Ocean CO2 studies look beyond coral

One million tons of atmospheric carbon dioxide (CO2) are dissolved into the oceans every hour, a process that helps maintain the Earth’s delicate carbon balance. But CO2 also makes seawater more acidic, and too much of it can wreak havoc on a marine species. Three sessions at the meeting described how marine scientists are trying to assess the effects of acidification.


The ocean’s average pH worldwide, now roughly 8.4, has dropped about 0.1 since preindustrial times. Scientists estimate that it could fall another 0.4 by 2100 if carbon emissions continue on their current trajectories. That could put nearly two-thirds of known cold water corals into corrosive waters, Ulf Riebesell of the Leibniz Institute of Marine Sciences in Germany told one colloquium. But although the risks to corals are well-known (Science, 4 May 2007, p. 678), the effects on other marine life are just beginning to be characterized.

Gretchen Hofmann of the University of California (UC), Santa Barbara, reported that a one-two punch of lower pH and higher temperature can be fatal for the purple sea urchin, Strongylocentrotus purports. Human’s lab studied urchins in tanks of seawater at normal pH and at the stronger acidity expected by 2100 under two possible atmospheres described by the Intergovernmental Panel on Climate Change. As the pH fell from 8.1 to 7.8, sea urchin larvae struggled to build their skeletons. DNA micro arrays showed that genes involved in biomineralization raised their activity threefold. “The larva is desperately trying to make its body,” Hofmann said. Unpublished results from the lab showed that larvae in the most acidic water grew “short and stumpy” skeletons. If the deformities carry over to adults, they could affect the valuable fishery for urchins, which are harvested for their eggs.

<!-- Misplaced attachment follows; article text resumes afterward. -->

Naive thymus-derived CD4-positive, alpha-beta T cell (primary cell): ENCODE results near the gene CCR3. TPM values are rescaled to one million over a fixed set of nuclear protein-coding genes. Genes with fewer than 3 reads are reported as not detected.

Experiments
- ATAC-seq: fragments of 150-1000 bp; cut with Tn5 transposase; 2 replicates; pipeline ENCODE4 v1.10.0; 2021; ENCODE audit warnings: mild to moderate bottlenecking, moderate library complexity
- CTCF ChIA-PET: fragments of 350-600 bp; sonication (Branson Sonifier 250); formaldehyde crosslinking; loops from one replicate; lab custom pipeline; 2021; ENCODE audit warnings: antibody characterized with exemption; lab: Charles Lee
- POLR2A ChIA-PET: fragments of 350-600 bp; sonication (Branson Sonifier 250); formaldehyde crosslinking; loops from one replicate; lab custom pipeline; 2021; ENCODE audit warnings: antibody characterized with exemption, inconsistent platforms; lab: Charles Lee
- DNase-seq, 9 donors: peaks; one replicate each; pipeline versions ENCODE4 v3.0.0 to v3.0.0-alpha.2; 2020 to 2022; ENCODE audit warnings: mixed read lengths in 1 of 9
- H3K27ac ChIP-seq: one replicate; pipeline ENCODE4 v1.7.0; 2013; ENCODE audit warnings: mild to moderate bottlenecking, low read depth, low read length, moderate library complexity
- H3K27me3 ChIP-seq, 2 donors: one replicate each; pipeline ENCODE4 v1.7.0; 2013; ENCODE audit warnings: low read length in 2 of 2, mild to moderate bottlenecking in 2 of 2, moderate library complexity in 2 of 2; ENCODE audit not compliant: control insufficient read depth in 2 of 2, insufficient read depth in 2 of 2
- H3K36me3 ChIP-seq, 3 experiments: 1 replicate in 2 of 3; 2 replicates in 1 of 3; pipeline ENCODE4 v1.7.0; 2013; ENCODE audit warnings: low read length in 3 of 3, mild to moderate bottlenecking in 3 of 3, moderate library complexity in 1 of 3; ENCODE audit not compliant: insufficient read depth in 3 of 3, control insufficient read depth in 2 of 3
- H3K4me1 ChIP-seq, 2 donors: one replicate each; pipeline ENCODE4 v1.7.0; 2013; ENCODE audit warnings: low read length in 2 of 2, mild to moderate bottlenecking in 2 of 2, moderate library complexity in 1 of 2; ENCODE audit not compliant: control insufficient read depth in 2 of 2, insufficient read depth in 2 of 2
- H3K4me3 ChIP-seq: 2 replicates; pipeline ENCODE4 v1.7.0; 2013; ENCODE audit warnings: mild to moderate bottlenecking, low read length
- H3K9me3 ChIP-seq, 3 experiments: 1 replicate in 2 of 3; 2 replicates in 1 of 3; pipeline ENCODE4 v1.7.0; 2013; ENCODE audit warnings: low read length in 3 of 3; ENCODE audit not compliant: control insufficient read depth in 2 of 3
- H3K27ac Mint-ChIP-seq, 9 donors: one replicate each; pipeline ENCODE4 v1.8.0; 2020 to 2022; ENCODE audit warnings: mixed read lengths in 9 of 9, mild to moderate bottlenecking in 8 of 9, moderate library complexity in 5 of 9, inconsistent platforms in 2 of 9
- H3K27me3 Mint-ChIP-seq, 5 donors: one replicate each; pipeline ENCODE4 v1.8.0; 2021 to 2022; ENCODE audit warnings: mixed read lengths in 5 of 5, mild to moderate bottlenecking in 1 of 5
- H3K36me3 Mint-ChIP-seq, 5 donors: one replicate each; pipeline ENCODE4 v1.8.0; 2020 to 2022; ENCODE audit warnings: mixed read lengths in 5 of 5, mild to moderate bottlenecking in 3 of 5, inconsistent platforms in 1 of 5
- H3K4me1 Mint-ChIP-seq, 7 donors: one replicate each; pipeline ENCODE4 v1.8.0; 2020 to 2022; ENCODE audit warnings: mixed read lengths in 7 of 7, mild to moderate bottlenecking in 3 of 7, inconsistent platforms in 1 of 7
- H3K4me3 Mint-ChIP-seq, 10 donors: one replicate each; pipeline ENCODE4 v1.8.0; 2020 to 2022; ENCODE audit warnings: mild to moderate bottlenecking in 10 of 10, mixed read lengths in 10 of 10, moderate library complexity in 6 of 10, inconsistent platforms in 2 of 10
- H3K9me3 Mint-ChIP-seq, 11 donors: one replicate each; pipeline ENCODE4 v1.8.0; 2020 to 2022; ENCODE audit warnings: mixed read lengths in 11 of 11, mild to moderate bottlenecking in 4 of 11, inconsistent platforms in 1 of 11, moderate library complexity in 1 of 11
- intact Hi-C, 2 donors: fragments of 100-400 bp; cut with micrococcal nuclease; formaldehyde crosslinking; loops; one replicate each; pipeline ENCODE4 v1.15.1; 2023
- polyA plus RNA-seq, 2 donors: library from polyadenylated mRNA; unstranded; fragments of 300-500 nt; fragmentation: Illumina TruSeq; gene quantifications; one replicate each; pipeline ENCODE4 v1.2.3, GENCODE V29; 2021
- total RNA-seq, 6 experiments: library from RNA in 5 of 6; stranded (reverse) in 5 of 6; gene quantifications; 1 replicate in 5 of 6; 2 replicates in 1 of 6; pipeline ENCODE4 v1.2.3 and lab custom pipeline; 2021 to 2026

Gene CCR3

When Hofmann and colleagues warmed the acidified waters, mortality among the larvae skyrocketed. “Gretchen has the story dead on with the urchins,” comments Andrew Baker of the University of Miami in Florida, who is studying the effects of temperature and acidity on corals. “Clearly, the effects are worse together than separate.”

Hofmann and Victoria Fabry of California State University, San Marcos, are now studying how acidity and temperature affect the pteropod Limacina helicina, a peppercorn-sized swimming snail that forms a key part of the food web in the Southern Ocean. In their evolutionary history, Riebesell says, many species of pteropods “have never seen an ocean as acidic as the one they’re going to see in the next 100 years.”

Paleoclimate researchers are also beginning to study how high CO2 levels might have impacted species in ancient seas. A team led by James Zachos of UC Santa Cruz is focusing on a 150,000-year period, 55 million years ago, when the amount of carbon released into the atmosphere–nearly 4 gigatons–is similar to the pulse researchers expect from current human emissions. Estimating ocean pH for this extreme event is tricky, Zachos said, because most of the standard indicators–calcium carbonate shells in sea-bottom cores–dissolved away. But he hopes computer modeling and isotope analysis of other shell samples will give his team a handle on the past–and possibly on our torrid future.

Kintisch E. & Stokstad E., 2008. Ocean CO2 studies look beyond coral. Science 319:10029. Article.

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